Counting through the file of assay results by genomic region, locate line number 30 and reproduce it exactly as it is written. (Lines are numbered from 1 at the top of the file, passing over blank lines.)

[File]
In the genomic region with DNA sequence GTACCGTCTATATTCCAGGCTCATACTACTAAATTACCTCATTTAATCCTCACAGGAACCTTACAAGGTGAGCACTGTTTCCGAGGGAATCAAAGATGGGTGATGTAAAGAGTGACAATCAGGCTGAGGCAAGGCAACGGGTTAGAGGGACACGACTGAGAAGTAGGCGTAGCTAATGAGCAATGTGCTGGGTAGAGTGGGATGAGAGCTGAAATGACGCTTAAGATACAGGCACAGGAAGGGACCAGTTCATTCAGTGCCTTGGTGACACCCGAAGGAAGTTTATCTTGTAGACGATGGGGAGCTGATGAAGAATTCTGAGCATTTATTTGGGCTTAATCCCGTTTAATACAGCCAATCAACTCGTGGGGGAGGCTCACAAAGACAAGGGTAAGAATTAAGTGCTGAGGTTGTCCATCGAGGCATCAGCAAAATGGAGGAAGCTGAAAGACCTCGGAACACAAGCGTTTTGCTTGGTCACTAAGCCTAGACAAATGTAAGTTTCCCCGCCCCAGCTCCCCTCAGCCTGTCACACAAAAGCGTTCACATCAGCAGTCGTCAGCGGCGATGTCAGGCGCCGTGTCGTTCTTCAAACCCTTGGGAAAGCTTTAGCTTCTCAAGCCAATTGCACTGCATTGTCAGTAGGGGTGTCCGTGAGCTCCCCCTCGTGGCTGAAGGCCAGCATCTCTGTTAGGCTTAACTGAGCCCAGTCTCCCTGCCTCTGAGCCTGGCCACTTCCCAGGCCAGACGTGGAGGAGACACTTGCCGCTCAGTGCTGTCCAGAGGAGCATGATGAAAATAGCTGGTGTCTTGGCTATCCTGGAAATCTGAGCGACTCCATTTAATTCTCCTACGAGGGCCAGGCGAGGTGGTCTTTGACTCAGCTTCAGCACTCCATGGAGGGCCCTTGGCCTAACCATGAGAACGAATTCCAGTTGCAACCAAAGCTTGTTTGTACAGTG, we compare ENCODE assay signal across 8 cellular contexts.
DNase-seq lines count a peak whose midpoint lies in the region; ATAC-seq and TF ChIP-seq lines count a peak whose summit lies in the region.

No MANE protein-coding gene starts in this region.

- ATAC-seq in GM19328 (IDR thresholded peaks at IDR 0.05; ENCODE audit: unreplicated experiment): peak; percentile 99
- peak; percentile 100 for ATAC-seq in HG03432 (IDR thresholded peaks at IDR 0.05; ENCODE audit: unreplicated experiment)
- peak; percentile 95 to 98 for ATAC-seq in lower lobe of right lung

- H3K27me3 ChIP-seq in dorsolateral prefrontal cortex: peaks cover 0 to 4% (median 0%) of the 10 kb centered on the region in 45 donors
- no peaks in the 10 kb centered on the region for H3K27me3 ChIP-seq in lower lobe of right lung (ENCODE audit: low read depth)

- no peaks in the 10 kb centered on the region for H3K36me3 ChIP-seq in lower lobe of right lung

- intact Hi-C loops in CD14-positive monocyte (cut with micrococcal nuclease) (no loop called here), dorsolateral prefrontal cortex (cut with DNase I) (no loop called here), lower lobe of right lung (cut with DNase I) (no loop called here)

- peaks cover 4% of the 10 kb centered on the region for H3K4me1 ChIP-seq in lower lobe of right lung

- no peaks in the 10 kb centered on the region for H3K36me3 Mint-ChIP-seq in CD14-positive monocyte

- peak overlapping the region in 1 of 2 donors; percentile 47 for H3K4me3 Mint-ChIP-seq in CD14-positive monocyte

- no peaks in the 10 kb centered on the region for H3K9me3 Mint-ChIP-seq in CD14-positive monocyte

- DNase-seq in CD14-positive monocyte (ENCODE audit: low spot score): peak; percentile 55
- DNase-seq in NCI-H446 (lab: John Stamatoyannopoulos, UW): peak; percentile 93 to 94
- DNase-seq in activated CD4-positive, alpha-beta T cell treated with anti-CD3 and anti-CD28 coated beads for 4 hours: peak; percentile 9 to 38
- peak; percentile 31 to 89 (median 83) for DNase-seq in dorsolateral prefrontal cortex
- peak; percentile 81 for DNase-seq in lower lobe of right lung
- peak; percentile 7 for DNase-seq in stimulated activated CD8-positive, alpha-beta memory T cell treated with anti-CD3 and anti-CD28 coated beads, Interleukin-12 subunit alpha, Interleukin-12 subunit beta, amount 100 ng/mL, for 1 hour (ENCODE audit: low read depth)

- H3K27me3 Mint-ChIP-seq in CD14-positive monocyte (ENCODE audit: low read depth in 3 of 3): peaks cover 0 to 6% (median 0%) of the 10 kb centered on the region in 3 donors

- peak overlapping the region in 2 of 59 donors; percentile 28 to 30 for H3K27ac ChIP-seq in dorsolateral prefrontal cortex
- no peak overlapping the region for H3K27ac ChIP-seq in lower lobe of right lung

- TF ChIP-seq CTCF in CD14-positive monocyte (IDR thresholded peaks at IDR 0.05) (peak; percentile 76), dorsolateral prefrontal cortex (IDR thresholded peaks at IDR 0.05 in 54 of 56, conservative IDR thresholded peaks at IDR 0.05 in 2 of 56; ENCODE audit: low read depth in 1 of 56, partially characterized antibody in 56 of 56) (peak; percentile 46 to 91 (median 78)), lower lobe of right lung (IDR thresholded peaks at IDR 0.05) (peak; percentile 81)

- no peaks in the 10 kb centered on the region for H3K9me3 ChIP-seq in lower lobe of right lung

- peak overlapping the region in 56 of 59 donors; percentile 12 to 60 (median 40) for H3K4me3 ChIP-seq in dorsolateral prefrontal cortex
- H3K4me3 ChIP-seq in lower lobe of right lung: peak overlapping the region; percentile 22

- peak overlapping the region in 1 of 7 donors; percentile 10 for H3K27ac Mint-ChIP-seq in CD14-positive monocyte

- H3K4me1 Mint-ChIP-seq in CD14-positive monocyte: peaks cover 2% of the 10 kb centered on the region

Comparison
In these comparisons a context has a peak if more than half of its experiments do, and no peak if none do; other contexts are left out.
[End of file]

Comparison